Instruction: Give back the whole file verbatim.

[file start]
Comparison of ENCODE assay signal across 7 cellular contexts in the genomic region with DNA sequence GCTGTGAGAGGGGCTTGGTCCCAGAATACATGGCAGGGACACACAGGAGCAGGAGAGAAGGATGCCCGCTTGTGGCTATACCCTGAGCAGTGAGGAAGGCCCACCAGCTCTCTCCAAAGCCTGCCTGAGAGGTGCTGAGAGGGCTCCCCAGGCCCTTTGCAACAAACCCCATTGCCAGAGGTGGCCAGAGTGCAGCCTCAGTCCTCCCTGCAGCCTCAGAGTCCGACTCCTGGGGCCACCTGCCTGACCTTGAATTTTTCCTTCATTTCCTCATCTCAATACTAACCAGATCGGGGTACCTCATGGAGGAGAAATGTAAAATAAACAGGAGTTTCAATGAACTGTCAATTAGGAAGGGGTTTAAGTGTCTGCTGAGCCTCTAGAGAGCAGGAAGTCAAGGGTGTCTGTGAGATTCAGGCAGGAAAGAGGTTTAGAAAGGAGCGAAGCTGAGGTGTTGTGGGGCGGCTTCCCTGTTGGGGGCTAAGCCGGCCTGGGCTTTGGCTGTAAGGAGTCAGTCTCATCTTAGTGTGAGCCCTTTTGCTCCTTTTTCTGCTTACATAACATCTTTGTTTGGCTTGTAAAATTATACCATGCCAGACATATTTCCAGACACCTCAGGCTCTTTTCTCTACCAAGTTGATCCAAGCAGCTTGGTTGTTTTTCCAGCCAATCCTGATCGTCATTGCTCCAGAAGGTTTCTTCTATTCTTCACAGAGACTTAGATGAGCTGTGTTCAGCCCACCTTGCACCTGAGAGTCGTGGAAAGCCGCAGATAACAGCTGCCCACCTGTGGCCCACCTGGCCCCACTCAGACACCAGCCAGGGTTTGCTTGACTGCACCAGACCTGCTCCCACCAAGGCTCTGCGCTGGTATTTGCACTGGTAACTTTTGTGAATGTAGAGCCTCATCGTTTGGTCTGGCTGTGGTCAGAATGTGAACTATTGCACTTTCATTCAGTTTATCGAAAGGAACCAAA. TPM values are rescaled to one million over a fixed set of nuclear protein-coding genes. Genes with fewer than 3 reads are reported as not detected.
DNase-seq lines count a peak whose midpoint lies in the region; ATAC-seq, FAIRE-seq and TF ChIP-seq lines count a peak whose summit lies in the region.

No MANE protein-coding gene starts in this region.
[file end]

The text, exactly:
Comparison of ENCODE assay signal across 7 cellular contexts in the genomic region with DNA sequence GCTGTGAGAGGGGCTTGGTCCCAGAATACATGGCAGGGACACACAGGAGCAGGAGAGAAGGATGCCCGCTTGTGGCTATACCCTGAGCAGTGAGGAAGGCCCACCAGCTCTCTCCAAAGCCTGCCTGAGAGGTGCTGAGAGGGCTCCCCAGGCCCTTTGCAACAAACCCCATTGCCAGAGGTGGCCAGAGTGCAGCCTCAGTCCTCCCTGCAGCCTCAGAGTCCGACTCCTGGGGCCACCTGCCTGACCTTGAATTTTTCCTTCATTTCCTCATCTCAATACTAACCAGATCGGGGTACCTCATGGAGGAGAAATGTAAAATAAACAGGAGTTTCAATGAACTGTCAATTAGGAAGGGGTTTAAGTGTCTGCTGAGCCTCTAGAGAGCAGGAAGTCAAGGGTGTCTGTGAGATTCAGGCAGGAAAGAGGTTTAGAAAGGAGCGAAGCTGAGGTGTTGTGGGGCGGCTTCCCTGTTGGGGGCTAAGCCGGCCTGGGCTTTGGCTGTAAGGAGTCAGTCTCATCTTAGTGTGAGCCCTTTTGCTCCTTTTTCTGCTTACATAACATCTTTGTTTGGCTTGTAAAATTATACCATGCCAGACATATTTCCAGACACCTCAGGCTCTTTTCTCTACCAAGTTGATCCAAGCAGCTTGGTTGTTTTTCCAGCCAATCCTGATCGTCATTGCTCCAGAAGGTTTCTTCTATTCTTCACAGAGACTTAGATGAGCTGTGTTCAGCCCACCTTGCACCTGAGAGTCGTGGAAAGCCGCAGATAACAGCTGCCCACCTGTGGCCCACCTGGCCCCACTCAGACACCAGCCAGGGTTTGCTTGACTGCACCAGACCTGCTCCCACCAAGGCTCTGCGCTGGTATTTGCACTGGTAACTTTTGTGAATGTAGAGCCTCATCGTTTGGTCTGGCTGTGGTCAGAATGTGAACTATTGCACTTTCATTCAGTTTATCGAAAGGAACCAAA. TPM values are rescaled to one million over a fixed set of nuclear protein-coding genes. Genes with fewer than 3 reads are reported as not detected.
DNase-seq lines count a peak whose midpoint lies in the region; ATAC-seq, FAIRE-seq and TF ChIP-seq lines count a peak whose summit lies in the region.

No MANE protein-coding gene starts in this region.